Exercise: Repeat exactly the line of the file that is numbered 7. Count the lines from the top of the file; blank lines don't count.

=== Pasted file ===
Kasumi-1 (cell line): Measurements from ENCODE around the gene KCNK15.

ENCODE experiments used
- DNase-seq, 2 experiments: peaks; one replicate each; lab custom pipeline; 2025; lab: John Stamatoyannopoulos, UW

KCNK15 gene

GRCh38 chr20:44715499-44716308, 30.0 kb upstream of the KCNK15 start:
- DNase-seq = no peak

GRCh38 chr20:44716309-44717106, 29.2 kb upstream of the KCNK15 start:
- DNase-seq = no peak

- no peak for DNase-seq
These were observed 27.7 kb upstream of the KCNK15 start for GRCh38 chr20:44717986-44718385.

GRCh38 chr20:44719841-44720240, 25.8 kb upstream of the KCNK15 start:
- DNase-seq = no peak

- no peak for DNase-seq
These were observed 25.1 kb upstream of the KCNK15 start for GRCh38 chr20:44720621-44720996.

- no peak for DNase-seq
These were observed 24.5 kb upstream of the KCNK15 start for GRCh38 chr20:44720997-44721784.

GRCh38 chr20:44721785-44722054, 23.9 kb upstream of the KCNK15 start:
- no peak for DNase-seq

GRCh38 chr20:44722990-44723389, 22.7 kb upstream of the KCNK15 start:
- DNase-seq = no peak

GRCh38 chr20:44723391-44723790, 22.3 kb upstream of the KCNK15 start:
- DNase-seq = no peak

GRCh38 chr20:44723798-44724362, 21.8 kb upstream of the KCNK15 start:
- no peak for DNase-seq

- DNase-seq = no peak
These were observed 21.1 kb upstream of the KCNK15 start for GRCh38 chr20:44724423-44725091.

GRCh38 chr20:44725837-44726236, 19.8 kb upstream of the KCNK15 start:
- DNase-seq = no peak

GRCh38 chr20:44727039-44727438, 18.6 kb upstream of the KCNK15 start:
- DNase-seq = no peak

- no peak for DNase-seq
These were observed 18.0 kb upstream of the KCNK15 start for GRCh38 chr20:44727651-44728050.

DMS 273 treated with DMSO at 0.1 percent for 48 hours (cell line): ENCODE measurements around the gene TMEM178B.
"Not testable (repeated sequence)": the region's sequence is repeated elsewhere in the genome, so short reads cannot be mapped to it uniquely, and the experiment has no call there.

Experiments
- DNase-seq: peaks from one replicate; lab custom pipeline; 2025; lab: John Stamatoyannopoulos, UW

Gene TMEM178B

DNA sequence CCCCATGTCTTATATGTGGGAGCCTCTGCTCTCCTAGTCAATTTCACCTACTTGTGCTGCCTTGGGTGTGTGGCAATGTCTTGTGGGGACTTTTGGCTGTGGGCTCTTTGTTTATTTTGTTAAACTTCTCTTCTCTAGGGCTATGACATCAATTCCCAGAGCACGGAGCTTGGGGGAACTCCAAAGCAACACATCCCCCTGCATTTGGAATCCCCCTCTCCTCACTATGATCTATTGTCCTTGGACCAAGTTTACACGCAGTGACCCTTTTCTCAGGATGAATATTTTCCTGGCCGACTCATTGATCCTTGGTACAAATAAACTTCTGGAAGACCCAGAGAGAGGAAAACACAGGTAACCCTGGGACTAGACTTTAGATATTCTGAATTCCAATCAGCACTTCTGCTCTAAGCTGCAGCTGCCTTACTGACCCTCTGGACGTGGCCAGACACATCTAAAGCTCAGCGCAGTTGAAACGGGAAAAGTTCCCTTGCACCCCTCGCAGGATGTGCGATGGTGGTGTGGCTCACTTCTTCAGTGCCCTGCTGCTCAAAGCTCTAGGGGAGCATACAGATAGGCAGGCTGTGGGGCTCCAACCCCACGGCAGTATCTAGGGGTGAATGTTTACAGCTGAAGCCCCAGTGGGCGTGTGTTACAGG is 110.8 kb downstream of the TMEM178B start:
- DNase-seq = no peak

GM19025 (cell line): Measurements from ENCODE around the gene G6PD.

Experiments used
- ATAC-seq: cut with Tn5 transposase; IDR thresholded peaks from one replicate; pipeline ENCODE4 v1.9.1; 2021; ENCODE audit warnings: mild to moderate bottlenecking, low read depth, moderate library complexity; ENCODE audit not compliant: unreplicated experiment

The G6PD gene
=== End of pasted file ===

GRCh38 chr20:44716309-44717106, 29.2 kb upstream of the KCNK15 start: